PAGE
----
The Elimination Diet: Your First and Most Important Diagnostic Tool
The elimination diet is the most foolproof personalized nutrition diagnostic tool at our disposal. With an elimination diet, you remove all common food allergens from your diet for a period of time, and then systematically add them back in, one by one, while tracking your symptoms in detail. This allows you to pinpoint your food sensitivities with a high degree of specificity. The elimination diet isn’t for the faint of heart; to do it right takes a few months and you must follow it exactly, or your results won’t be accurate. The good news is that it’s free to do, has no risks, and can be done anytime, anywhere. Often if you do it with the help of a trained professional, it’s fairly expensive.
For Jared, it was really the elimination diet that helped him finally ditch food labels, restrictive diets, and all-or-nothing eating plans. Plus, according to him, “an elimination diet isn’t as difficult as it sounds if you have the proper guidance and structure and you plan ahead.”
After his elimination diet phase, Jared found that he felt substantially better eating red meat and noticeably worse eating sugar, gluten-containing grains, and surprisingly, too many greens. So today, he makes his own food rules based on that personal knowledge and he’s never felt better. An elimination diet is a life-altering tool we all have at our disposal to change the way we eat and live.
Although, hopefully, personalized nutrition will one day involve nothing more than a single, quick test that tells us which foods are better for our unique bodies and which foods should be minimized or avoided to achieve optimal health, as of right now we don’t have that yet. Currently, outside of allergy testing, figuring out what works best requires us to be perpetual students of our own bodies. That is why the elimination diet has remained such a helpful diagnostic tool.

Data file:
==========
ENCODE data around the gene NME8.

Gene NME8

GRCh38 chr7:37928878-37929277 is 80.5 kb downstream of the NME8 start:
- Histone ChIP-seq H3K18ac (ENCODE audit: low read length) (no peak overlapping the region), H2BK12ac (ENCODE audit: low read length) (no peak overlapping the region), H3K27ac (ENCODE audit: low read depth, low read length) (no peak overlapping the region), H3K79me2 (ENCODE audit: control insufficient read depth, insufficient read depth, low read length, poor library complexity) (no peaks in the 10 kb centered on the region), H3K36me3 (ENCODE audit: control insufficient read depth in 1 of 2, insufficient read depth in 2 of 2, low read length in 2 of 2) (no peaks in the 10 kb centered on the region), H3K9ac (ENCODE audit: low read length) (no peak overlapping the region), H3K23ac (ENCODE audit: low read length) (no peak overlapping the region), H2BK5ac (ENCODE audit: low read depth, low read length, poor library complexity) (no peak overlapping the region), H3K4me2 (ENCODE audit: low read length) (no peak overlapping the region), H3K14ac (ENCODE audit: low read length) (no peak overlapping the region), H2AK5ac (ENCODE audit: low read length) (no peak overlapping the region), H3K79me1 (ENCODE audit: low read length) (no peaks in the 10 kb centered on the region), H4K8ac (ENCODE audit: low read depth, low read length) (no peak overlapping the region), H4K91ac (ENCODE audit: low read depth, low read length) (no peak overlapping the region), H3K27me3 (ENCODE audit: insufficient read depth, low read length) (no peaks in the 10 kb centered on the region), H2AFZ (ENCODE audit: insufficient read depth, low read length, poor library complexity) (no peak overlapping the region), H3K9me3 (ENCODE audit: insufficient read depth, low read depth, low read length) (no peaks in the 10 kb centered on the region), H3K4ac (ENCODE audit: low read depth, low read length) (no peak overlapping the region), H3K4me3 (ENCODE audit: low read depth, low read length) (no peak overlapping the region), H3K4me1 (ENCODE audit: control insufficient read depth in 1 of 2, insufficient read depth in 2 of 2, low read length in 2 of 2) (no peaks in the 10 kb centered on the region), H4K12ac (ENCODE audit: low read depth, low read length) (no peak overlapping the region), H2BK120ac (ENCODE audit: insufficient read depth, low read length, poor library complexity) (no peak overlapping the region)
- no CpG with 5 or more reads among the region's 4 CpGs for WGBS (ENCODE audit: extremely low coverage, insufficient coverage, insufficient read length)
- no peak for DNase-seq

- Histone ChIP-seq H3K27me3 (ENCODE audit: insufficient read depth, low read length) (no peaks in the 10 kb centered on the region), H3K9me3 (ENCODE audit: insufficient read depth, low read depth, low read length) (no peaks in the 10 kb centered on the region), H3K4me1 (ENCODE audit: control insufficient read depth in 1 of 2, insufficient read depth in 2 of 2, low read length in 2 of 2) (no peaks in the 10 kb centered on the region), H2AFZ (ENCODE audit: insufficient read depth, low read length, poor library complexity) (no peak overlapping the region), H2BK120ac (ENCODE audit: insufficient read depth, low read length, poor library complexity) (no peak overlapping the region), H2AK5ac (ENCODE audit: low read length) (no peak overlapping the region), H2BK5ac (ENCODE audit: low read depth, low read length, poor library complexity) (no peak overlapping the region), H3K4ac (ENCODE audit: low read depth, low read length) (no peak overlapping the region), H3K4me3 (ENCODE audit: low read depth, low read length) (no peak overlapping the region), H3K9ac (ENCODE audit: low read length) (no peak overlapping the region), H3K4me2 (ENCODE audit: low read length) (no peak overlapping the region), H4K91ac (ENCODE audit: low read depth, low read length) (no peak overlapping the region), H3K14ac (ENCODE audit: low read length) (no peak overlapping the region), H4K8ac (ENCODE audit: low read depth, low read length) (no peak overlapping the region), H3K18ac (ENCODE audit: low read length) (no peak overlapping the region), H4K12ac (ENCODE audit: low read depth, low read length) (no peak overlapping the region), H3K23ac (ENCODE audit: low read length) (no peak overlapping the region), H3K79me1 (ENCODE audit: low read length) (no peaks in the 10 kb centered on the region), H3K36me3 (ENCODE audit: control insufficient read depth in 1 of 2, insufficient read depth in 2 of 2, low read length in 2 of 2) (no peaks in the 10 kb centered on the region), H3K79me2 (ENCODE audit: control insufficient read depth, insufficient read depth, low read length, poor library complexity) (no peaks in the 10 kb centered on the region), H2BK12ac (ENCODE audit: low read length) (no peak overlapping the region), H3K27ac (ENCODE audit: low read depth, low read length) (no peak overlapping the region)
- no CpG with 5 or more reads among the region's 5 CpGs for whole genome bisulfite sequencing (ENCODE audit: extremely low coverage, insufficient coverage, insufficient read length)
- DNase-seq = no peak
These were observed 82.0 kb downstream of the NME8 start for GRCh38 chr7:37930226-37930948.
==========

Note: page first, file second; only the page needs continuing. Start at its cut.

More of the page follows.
Make Your Own Food Rules and Modify as Your Life and Body Changes
After settling on an eating plan that feels right today, you will always be on the lookout for changes that you may need. Our nutritional requirements change throughout our lives. If you start training for a marathon or get pregnant, for example, you’ll need to adapt your diet to accommodate your new needs. “You may benefit from a diet for a while and then you need to switch it up,” says Dr. Singh.
Personalized nutrition is about listening to your body and always prioritizing how you feel over hard-and-fast rules, restrictive labels, and even the latest, splashiest headlines and studies. At the end of the day, you’re the only one living in your body. And when it comes to your personal nutrition journey, the best place to start is with honesty, patience, and compassion. Only then can you cultivate a way of eating that gives you the knowledge and tools to meet your body exactly where it’s at and undertake the journey into total food freedom.
Try Clean Plates today with your HealthKick discount!
Article written by Sun Basket
Sometimes it takes $8 million and 12 months of research to tell you what you already know.